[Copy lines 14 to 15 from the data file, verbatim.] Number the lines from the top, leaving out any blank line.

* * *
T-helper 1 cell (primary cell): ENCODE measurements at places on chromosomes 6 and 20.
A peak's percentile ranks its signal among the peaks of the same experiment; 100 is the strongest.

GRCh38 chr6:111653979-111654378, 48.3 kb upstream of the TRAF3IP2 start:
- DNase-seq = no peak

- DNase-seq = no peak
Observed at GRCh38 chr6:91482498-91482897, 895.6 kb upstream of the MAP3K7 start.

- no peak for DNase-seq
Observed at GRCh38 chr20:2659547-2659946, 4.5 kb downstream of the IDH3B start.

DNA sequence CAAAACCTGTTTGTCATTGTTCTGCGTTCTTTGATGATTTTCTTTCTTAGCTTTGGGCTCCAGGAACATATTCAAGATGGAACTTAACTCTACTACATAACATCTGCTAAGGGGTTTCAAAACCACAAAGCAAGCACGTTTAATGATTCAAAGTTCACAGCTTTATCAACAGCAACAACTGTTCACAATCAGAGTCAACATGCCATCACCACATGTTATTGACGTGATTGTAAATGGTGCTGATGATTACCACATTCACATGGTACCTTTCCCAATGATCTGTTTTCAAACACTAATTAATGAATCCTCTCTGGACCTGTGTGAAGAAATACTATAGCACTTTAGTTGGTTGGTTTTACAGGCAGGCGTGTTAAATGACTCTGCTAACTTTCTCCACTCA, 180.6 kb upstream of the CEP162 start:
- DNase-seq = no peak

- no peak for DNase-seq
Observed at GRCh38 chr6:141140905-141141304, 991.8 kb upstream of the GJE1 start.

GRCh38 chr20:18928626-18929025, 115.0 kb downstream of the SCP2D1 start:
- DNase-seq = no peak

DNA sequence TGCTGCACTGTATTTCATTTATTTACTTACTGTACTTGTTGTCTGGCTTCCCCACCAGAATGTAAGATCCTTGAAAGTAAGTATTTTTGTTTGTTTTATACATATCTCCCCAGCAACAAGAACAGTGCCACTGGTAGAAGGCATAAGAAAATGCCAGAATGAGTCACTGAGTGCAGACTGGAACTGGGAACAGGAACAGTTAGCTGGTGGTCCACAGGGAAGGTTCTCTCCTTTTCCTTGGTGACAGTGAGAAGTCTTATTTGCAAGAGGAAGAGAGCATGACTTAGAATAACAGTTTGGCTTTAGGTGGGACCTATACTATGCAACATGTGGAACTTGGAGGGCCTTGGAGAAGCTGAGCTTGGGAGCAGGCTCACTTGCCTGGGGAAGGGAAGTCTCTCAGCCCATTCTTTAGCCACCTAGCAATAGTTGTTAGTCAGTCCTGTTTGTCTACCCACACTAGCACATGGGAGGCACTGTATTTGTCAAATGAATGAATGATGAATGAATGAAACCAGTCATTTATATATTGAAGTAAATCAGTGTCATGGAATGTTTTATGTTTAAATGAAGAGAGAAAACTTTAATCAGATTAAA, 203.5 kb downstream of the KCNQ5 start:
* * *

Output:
- DNase-seq = no peak

DNA sequence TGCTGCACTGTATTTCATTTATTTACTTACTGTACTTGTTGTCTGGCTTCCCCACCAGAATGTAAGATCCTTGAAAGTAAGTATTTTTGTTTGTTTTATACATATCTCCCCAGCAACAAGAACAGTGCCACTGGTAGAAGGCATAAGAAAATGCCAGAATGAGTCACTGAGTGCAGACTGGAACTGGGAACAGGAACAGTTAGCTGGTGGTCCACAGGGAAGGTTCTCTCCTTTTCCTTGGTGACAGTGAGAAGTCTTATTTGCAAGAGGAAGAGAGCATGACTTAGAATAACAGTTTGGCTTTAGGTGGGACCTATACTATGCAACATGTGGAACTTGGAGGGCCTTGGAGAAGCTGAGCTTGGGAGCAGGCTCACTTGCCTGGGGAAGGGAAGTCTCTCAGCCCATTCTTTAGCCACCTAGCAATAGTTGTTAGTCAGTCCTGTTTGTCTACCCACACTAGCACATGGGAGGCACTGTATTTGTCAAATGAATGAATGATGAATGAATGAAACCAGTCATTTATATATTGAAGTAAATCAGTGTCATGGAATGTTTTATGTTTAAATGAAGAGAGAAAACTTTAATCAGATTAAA, 203.5 kb downstream of the KCNQ5 start: